Executive pay has become a core issue in corporate governance. As companies begin to act on excess, we ask what’s in store for pay in the future.
Investors, politicians, regulators and pressure groups are increasingly voicing concern about lavish executive pay packages, especially those that reward poor performance, and are urging companies to change a remuneration system that is clearly broken.
There is reason for concern. Bosses of blue-chip companies made more money in the first three working days of this year than a typical employee earns in the entire year, according to research by the High Pay Centre and the Chartered Institute of Personnel Development. Average annual pay of FTSE 100 chief executives is £4.5m, which is 120 times the £28,758 a typical UK worker earns.
Bosses’ pay fell slightly in 2016/17 but there are still huge gaps between the top and the rest of the workforce. Not surprisingly, 4 January 2018 has earned the name “Fat Cat Thursday”.
Several big institutional investors, such as Norway’s $1trn sovereign wealth fund, and the Church Investors’ Group, said recently that they will vote against exorbitant pay deals that are not transparent and justified at annual general meetings this year. State Street Global Advisers, the world’s third-largest asset manager, has warned it will not back excess, and will abstain from voting.
The European Union is taking steps to curb directors’ excessive pay through the revised Shareholder Rights Directive, which comes into force next year. The new rules will give shareholders a bigger say on pay at general meetings and shine a light on top compensation. The European Commission said the revised rules were triggered by high pay that is not justified by performance and has led to mistrust among shareholders and society at large.
France cracked down on pay last year, under the Sapin 2 law to curb excess. The legislation, which gives shareholders a right to vote on the remuneration policy of listed companies, follows political, shareholder and public outrage over huge pay packages awarded to chief executives such as Carlos Ghosn’s 2015 remuneration at state-backed Renault.
On the political front in the UK, prime minister Theresa May has attacked excessive boardroom remuneration, including companies that ignore shareholder concerns over pay which hugely outstrips performance. Such concerns mean that governance reforms aimed at curbing runaway remuneration are underway.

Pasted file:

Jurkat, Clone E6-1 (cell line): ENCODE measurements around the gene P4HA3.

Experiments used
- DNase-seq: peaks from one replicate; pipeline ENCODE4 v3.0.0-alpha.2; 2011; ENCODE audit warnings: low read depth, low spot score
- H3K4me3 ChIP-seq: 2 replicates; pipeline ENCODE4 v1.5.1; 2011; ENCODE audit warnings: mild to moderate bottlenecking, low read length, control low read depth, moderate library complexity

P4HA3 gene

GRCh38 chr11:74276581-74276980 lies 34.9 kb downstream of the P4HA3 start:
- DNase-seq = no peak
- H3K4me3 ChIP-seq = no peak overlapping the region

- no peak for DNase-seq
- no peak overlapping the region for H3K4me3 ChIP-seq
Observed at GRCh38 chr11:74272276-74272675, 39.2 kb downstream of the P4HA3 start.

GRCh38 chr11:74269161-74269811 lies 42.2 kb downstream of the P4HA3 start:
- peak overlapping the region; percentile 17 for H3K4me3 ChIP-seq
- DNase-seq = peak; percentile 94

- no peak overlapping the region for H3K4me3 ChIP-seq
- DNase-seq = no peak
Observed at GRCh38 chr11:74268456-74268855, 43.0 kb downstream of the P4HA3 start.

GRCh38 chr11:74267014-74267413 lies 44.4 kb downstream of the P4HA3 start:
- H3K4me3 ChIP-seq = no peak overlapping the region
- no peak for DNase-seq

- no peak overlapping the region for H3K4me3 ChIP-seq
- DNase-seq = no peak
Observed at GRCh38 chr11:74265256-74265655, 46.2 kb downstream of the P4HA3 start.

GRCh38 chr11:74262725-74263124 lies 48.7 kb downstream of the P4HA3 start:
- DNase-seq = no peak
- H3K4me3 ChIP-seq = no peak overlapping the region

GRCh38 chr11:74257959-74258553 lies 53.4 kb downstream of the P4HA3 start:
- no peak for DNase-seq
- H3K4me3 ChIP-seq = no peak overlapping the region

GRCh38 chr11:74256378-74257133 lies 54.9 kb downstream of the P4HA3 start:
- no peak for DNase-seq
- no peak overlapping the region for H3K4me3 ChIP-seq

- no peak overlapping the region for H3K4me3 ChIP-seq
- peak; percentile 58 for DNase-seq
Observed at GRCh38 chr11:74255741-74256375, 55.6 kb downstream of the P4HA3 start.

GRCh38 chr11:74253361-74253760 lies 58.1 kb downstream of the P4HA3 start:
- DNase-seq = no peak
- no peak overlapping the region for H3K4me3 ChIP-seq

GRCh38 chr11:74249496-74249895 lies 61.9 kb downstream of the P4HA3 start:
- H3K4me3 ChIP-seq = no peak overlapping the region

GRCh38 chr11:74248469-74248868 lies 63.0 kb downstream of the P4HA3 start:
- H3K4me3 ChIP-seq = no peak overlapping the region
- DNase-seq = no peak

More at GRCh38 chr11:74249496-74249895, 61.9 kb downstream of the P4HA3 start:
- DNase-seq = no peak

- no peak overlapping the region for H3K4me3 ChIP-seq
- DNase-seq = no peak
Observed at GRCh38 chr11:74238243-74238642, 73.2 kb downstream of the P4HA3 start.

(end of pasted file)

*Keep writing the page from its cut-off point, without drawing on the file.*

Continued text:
Pressure continues to build ahead of the round of spring annual general meetings, where pay, especially at FTSE 100 companies, will be one of the most hotly contested issues between boards and shareholders.
Voluntary pay cuts
Catherine Howarth, CEO of ShareAction, which coordinates civil society activism to promote responsible investment across Europe, says there is only one way to curb pay excess. “It needs CEOs leading big companies to say they will take a pay cut and change the culture. Until this happens nothing will shift.”
She says chief executives are reluctant to take a pay cut because they feel ashamed if they earn less than their peers. Howarth believes that this must change and that “other CEOs need to celebrate those who have taken a pay cut and follow their example. They should be recognised by the public as heroes.”
A few have taken the step. Richard Pennycook, former CEO of the Co-op Group, took a 60% pay cut in 2016, after the hard work of rebuilding the company was underway. John Cryan, the recently departed CEO of Deutsche Bank, famously said he was not motivated by pay and took a 10% pay cut to €3.4m in 2017. Other top executives at the bank waived their bonuses amid a run of three years of annual losses.
Deutsche Bank came under fire from investors in February though when the bonus pool for 2017 more than quadrupled, in spite of losses, as the board returned to paying bonuses.
Last year, US asset manager BlackRock toughened its position on pay, calling for companies to restrict CEOs’ lavish pension packages and end pay that far outstrips ordinary workers. This year, Larry Fink, BlackRock’s chief executive, called for companies to have a social purpose, not just a financial one.
Pressure from fund managers is having some effect. Top executives at Persimmon, the FTSE 100 house-builder, are reducing their bonuses this year after several big asset managers criticised their huge pay hikes. Weir, a FTSE 250 engineering group, plans to break ground this year by cutting share awards in half and axing long-term incentive plans, after the company lost a binding vote on pay two years ago.
Voting against chairs of remuneration committees at annual meetings is also building up. The Pension and Lifetime Savings Association, and several big asset managers, believe this line of action is a more effective curb than voting against pay policies.
Remuneration committees certainly need to be “tougher and braver” to manage excess, says Stefan Stern, former director of the High Pay Centre. “If a potential CEO is asking for too much, the response should be ‘Cheerio—good luck with the rest of your career’”. Stern pinpoints the “vast variable payments” of bonuses as the biggest problem in boardroom excess. One of the variables, the long-term incentive plans (LTIPs), plays a large part in driving up executive pay. “LTIPs should be scrapped, and base pay should rise if necessary,” Stern says.